The Guardian described it as "Wonderful mind-expanding stuff, and well-written too."
Several Axiomatic stories involve "neural mods", usually presented as small tubes containing powder inhaled through the nose, which alter the brains of their users in highly specific ways with advanced nanotechnology.
In the collection's eponymous story "Axiomatic", the protagonist enters a store selling mods not only for every variety of psychedelic experiences, but for altering one's personality traits, sexual orientation, and even religion. The protagonist seeks a custom-made mod that will suspend his moral convictions long enough for him to murder his wife's killer. In "The Walk", an executioner offers his victim a mod that will cause him to accept the executioner's personal philosophy, and thus help him cope with his death.
Neural mods feature prominently in Greg Egan's first science fiction novel, Quarantine.
Two stories, "Learning to Be Me" and "Closer", involve a different kind of neural implant called a "jewel"—a small computer inserted into the brain at birth that monitors its activity in order to learn how to mimic its behavior. By the time one reaches adulthood, the jewel's simulation is a near-perfect predictor of the brain's activity, and the jewel is given control of the person's body while the redundant brain is discarded. In this way, people with the jewel can eliminate the cognitive decline associated with aging by implementing their minds on a machine. Also, by transplanting the jewels into cloned bodies genetically altered to develop without brains, they can live youthfully forever.
"Learning to Be Me" explores the consequences of a man's jewel failing to synchronize with his brain, while in "Closer" a couple arranges to have the internal states of their jewels gradually made more similar so they can temporarily become a single person.
Minds uploaded to computers
Minds are transferred to computers in a different style in "A Kidnapping". People wishing to upload themselves into computer simulations to avoid death are periodically scanned so that a recent copy of the individual can be simulated in the event of death. Due to limited computing resources, however, uploaded people are simulated slower than their physical counterparts, making communication between them difficult.
This system of uploading minds features prominently in Greg Egan's novel Permutation City.
Other stories in Axiomatic
- "The Infinite Assassin" – An illegal recreational drug allows people to travel between parallel universes with disastrous side effects.
- "The Hundred-Light-Year-Diary" – After the invention of a method for sending messages back in time, history of the future becomes common knowledge, and every person knows their own fate.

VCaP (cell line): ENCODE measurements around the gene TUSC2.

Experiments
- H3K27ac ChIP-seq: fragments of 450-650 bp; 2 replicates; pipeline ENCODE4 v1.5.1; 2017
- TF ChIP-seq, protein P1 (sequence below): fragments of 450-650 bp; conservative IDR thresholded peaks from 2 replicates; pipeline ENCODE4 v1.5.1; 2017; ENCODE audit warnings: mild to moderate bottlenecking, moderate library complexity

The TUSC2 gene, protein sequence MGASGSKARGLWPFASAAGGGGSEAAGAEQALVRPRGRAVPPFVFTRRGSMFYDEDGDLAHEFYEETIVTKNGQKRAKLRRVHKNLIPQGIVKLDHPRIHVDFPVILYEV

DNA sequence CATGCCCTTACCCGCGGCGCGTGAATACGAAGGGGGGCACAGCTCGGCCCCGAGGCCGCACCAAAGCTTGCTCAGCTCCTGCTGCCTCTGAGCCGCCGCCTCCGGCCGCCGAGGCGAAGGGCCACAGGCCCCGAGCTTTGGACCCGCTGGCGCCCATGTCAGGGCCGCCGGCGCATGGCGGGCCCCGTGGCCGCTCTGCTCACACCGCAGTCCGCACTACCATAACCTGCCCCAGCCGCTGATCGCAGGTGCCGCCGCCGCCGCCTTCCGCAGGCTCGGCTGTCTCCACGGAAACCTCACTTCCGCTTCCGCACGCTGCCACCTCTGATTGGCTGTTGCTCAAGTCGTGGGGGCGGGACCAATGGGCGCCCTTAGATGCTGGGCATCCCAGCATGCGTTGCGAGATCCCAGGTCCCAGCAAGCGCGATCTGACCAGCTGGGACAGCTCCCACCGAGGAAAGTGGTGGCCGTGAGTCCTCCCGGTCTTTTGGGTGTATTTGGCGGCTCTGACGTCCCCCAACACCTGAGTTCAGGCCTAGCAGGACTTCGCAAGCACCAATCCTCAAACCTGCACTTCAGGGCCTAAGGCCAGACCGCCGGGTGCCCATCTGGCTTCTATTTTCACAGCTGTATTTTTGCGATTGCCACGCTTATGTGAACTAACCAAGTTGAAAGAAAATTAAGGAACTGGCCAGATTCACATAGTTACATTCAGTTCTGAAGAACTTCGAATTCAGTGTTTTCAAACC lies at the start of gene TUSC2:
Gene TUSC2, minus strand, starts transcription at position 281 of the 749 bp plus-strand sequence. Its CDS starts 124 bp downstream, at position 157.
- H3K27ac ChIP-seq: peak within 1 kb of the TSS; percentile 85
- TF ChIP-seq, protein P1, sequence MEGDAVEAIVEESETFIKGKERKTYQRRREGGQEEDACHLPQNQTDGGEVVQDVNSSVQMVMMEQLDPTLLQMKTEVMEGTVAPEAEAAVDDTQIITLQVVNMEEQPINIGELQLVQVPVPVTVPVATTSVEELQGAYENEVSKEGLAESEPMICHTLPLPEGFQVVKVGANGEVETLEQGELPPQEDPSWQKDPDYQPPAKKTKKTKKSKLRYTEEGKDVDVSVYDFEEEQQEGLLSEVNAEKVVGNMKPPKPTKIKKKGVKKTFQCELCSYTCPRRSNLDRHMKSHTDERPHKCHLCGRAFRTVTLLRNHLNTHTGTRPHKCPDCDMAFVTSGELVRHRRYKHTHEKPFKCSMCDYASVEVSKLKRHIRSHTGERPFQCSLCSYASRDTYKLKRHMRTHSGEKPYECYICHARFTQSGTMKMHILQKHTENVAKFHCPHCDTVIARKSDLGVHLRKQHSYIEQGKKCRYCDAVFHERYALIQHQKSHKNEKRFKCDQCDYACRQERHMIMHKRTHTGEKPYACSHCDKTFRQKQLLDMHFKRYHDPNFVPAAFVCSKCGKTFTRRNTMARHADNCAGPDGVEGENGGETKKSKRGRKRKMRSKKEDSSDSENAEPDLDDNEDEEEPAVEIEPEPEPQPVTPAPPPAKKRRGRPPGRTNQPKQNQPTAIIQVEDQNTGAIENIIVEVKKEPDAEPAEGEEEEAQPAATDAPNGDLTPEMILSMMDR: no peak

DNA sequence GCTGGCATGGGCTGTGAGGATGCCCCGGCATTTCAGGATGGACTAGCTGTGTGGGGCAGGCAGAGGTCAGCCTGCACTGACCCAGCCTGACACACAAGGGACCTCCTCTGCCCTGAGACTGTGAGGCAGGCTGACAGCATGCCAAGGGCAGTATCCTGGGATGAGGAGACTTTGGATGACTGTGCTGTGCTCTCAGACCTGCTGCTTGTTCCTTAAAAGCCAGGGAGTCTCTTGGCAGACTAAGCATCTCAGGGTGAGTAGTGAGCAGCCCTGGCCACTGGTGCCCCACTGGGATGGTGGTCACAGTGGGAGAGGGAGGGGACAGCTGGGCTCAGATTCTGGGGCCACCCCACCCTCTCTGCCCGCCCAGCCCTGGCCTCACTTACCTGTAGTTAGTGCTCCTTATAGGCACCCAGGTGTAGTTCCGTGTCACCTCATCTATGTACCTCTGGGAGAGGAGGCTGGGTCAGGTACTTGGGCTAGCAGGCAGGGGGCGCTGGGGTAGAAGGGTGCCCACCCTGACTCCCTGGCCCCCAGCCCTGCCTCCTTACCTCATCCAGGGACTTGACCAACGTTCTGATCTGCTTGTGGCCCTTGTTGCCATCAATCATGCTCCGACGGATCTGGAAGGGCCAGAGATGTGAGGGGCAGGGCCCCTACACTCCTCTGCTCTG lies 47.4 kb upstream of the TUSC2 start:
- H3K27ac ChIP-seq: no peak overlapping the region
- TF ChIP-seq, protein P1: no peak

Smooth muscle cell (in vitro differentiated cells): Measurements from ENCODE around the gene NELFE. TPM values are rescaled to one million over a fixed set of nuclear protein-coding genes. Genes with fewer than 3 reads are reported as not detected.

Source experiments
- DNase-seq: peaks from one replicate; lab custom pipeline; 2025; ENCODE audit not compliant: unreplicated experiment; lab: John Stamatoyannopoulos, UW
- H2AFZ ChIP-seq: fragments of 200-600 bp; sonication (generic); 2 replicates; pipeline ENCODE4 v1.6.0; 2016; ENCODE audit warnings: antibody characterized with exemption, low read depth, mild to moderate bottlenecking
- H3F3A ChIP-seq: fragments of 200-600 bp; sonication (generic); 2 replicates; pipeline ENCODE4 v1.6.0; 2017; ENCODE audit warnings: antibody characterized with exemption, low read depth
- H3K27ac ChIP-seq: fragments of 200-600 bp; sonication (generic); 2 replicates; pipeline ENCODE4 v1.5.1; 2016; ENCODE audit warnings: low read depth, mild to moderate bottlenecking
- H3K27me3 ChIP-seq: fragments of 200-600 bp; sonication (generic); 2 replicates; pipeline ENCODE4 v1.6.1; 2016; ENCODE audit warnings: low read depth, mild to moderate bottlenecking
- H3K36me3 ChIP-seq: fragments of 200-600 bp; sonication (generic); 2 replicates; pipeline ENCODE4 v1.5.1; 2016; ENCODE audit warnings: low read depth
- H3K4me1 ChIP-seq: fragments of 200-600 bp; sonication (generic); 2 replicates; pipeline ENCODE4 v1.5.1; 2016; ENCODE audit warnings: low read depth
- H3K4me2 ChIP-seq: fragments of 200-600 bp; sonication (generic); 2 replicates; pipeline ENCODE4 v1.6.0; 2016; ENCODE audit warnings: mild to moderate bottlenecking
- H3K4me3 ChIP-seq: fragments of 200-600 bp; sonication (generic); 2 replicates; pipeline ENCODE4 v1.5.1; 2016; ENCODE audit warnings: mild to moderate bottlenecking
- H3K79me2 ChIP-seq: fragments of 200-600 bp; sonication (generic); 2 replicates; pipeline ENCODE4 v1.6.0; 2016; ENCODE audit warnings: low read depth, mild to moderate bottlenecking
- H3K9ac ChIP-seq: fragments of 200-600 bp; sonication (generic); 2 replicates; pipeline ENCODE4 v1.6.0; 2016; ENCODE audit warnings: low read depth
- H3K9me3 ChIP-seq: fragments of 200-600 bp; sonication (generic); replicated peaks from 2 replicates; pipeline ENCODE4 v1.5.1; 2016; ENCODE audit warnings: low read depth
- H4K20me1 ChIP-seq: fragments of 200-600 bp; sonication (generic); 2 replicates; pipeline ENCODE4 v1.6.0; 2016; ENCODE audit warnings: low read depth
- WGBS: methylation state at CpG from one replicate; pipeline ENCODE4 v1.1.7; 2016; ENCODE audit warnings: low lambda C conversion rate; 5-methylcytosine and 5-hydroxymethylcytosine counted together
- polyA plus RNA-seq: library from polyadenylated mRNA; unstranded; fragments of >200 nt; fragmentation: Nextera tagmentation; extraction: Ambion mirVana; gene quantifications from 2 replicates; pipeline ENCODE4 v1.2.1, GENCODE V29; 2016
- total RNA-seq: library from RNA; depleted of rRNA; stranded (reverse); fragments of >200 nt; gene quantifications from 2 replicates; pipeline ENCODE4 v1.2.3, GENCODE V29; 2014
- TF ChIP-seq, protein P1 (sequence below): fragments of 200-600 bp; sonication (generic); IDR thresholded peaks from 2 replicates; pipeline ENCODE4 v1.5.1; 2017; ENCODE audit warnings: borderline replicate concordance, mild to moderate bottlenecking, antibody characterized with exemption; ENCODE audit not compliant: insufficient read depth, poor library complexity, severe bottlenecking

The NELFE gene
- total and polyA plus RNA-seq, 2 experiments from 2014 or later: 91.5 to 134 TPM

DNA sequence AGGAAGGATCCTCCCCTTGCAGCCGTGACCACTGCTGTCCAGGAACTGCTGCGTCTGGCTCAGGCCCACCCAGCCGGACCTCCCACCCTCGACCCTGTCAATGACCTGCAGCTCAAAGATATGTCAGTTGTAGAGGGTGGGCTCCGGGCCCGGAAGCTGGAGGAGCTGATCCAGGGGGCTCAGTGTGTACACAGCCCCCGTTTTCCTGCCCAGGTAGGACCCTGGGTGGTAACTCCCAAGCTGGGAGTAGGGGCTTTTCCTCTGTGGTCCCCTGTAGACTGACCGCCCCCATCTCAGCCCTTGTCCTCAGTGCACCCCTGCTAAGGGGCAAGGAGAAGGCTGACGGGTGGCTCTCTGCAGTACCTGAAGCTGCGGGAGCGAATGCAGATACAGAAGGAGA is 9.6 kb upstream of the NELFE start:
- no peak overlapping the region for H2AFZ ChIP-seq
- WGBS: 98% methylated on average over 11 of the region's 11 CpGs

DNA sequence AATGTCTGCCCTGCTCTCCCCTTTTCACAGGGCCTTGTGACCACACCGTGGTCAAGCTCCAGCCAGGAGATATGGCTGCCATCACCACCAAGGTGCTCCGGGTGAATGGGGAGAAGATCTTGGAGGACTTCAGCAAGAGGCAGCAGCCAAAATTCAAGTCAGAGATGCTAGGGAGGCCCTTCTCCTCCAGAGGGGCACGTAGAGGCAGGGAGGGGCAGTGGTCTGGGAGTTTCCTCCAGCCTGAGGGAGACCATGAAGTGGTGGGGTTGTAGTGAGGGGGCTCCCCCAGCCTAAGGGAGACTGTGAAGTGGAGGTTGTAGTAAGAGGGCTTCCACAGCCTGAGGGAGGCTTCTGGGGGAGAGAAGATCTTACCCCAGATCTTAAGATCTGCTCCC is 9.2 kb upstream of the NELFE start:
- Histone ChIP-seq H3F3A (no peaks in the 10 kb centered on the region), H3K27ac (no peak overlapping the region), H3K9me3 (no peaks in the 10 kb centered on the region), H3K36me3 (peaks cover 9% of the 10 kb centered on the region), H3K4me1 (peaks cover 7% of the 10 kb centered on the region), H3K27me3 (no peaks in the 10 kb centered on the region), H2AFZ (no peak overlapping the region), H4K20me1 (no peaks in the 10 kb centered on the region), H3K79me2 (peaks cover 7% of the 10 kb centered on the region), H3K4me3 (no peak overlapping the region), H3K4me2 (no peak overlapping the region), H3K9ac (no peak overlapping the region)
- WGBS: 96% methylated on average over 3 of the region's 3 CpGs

- "Eugene" – A married couple consults a genetic engineer to design their first child.
- "The Caress" – Police investigate the origin of a half-human, half-leopard chimera discovered in the basement of a murder victim.
- "Blood Sisters" – Two identical twin sisters are diagnosed with the same rare, fatal illness.
- "The Safe-Deposit Box" – A man inhabits the body of a different person every time he wakes up, and has lived this way his entire life.
- "Seeing" – A shooting victim's brain damage causes a permanent hallucination that he is watching himself from a bird's-eye view.
- "The Moat" – Sperm taken from a rape victim are found to contain DNA altered to be invisible to genetic testing.
- "The Cutie" – A man longing to be a father uses recent advances in biotechnology to impregnate himself with a "Cutie", a child with sub-human mental capacities, sub-human legal status, and a lifespan of four years.
- "Into Darkness" – A giant sphere of unknown origin jumps between random locations on the Earth's surface and restricts the movement of objects trapped inside in bizarre ways.
- "Appropriate Love" – A woman carries the brain of her severely injured husband inside her uterus for two years so that a new (brainless) body can be cloned to replace his.
- "The Moral Virologist" – Inspired by the AIDS epidemic, a fundamentalist Christian devotes his life to the creation of virus that will kill those he views as sexually immoral.
- "Unstable Orbits in the Space Of Lies" – An unexplained event causes everyone on Earth to rapidly become ideologically sympathetic to people physically nearby, creating a world with clear geographic boundaries between religions and philosophies that cause instant conversion for those who travel between regions.
Reviews of Axiomatic
- Danny Yee, 1995: "There are more original ideas in Axiomatic than I've seen in a science fiction collection for ages, and anyone who likes hard science fiction will revel in them."
- Christina Schulman, 1998: "Egan's ideas stretch your head the way the better cyberpunk does, without cyberpunk's self-indulgent grime and alienation."